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Sanger’s Sugar House

Located in the heart of West Chazy, Sanger’s Sugar House is known for its family-oriented atmosphere and delicious maple sugar. Walter Sanger, the original owner, purchased the farm and land in 1924. A year later, he began what would become a three-generation business — making maple sugar. “Sangers have made maple syrup from these trees ever since,” Kim Sanger said, the current co-owner with her husband Lee Sanger, son of Ben Sanger. Visitors often look forward to Pancake Weekend, an annual event where pancakes, applesauce, sausage, coffee, milk and Sanger maple products are served. Pancake Weekend began in 1970 when…

Located in the heart of West Chazy, Sanger’s Sugar House is known for its family-oriented atmosphere and delicious maple sugar.

Walter Sanger, the original owner, purchased the farm and land in 1924. A year later, he began what would become a three-generation business — making maple sugar.

“Sangers have made maple syrup from these trees ever since,” Kim Sanger said, the current co-owner with her husband Lee Sanger, son of Ben Sanger.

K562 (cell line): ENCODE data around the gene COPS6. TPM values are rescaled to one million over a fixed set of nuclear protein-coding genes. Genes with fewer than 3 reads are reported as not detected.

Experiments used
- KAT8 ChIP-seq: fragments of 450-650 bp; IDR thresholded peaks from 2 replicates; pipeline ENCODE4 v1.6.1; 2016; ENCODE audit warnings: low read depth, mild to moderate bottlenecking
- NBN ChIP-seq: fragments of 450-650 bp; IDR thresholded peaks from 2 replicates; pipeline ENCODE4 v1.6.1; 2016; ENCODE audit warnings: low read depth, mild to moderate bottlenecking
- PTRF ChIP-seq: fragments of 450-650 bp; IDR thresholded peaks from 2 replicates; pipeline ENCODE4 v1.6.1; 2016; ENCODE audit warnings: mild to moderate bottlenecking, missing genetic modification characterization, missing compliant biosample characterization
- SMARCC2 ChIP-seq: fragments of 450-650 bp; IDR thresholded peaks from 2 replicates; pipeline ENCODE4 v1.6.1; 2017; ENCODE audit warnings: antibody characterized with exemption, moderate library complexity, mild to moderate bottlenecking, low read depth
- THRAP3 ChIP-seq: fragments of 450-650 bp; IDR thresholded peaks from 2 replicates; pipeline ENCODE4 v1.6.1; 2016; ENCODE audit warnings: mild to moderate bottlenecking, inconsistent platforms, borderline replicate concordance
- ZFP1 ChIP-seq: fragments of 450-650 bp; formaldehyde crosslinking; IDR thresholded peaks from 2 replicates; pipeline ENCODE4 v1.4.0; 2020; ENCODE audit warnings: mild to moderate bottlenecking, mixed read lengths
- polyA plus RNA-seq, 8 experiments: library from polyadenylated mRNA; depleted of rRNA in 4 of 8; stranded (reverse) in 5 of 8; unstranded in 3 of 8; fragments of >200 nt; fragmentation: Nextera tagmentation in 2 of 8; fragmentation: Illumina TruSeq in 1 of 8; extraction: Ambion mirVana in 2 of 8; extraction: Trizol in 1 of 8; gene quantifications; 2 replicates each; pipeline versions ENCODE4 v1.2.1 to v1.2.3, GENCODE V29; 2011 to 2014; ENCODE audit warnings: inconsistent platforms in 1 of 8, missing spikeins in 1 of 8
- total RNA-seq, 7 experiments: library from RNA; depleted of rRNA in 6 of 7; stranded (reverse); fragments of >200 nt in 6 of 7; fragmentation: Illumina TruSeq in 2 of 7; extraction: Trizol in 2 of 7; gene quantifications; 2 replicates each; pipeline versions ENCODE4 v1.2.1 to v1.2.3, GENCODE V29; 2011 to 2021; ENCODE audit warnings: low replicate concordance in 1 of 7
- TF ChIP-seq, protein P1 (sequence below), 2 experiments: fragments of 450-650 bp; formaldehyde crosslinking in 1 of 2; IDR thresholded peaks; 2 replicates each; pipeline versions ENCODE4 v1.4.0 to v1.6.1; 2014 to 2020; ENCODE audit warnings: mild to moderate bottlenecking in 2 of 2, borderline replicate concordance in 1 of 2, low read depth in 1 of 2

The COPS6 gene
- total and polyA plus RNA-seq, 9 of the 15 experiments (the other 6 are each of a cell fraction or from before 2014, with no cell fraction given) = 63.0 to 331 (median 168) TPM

Visitors often look forward to Pancake Weekend, an annual event where pancakes, applesauce, sausage, coffee, milk and Sanger maple products are served.

Pancake Weekend began in 1970 when Ben Sanger, Walter Sanger’s son, hosted the event at Sanger’s Sugar House. The idea originated from his friend Bob West, owner of his square dance club, who told him he was hosting a pancake breakfast and asked Ben Sanger if he wanted to house the event.

“The best part of Pancake Weekend is the people [who] come from Albany, Vermont and all over the North Country,” Sanger says. “We love to hear people talk about how their parents brought them when they were kids. Now, they’re bringing their kids and grandkids.”

The pancake breakfast is inside a large heated tent set up outside next to Sanger’s Sugar House. This “all-you-can-eat” event costs $8 for adults and $4 for kids under 12 years old; children 5 years old or younger eat for free.

“Pancake weekend is like a rite of spring that people really love and anticipate,” Sanger says.

Those who can’t attend pancake weekend are still encouraged to stop by Sanger’s Sugar House to observe how maple sugar is produced and to see its sugaring antiques.

— by Kiana Myers and Safire R. Sostre

Issue 10 : Winter/Spring 2018

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